Adding property value through curb appeal, leaving money on the table
Over the last 10 years or so that I have been doing apartment buildings, the properties usually fall into one of two categories, pride of ownership and not. Generally speaking when a building looks crappy on the outside, it is also crappy inside, and the tenant profile usually fits the project. Enhancing curb appeal is to me the best money you can spend on a building, even more so than suite renovations. Why? Well it is the first thing you see when you drive/walk by, the first thing prospective tenants see, as well as possible buyers of your property will immediately link the look of the project to the value, and the appearance will attract the best quality tenants who are searching for a place to live. Often these improvements cost very little, nice landscaping, paint, and a sign can drastically change the look for a few hundred or a couple thousand dollars. We are in the process of some major signage improvements to our Beaumont property simply because it is a long term hold and we wish to attract and retain the best quality tenant we can find for top dollar. A project with poor curb appeal shows me the darker side of making money in real estate, cutting expenses AKA slum lording which is bad for the community, the neighbours, and tenants.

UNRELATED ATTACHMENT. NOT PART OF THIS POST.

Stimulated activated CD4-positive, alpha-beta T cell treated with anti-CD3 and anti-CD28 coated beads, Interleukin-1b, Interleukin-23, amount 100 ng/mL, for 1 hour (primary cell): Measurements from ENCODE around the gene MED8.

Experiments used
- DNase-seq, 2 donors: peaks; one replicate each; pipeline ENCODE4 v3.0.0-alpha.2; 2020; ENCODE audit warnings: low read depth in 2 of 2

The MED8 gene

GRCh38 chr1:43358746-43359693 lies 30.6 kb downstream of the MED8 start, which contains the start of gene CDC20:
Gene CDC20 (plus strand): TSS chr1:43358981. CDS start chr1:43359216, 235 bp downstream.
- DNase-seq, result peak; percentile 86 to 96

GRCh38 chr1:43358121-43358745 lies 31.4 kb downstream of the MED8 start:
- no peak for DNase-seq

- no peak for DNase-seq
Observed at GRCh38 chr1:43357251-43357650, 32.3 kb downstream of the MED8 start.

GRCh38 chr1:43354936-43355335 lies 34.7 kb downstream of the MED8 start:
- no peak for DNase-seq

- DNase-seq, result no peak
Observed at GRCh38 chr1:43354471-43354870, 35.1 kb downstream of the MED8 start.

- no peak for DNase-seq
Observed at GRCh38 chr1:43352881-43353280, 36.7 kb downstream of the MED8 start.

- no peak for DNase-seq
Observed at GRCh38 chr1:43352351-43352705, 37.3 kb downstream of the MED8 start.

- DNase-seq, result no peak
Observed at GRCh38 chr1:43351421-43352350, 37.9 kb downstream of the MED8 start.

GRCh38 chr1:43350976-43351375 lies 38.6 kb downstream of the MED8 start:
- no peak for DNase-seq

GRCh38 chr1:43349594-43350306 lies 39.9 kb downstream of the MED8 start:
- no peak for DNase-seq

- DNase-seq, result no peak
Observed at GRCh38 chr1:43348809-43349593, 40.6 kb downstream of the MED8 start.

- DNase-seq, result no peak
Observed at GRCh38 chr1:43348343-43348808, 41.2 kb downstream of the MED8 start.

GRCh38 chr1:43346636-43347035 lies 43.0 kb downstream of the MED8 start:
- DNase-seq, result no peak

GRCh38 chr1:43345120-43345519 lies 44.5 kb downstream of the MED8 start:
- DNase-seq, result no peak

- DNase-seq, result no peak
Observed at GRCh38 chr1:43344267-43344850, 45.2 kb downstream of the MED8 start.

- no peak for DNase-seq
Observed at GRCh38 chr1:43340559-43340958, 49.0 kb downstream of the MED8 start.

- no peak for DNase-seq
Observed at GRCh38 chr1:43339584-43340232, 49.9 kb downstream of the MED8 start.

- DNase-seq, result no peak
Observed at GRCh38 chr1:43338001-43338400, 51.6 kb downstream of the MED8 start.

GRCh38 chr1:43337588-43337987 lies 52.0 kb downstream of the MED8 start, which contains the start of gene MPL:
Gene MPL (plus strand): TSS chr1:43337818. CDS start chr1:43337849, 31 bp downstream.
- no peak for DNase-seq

The financial argument can be made with this simple example. Say you own a building beside your neighbour, same suite mix, same appearance, etc. Lets say you spend $10,000 on curb appeal. If you have a 20 suite building and because you look better than your neighbour you are able to charge an extra $10 per suite your building is now worth $40,000 more than your neighbour! $10 x 20 suites x 12 months is $2400 per year, capitalized at 6%. This simple financial equation escapes many people and it is easily argued that you must make these improvements from a financial perspective. Furthermore in times with low vacancies, the ugly buildings will be full with poor tenants and slightly lower rents, when vacancies rise the nicer projects are best positioned to retain their existing tenants through tough times while the latter is often forced, too late, to upgrade their project or have an empty building.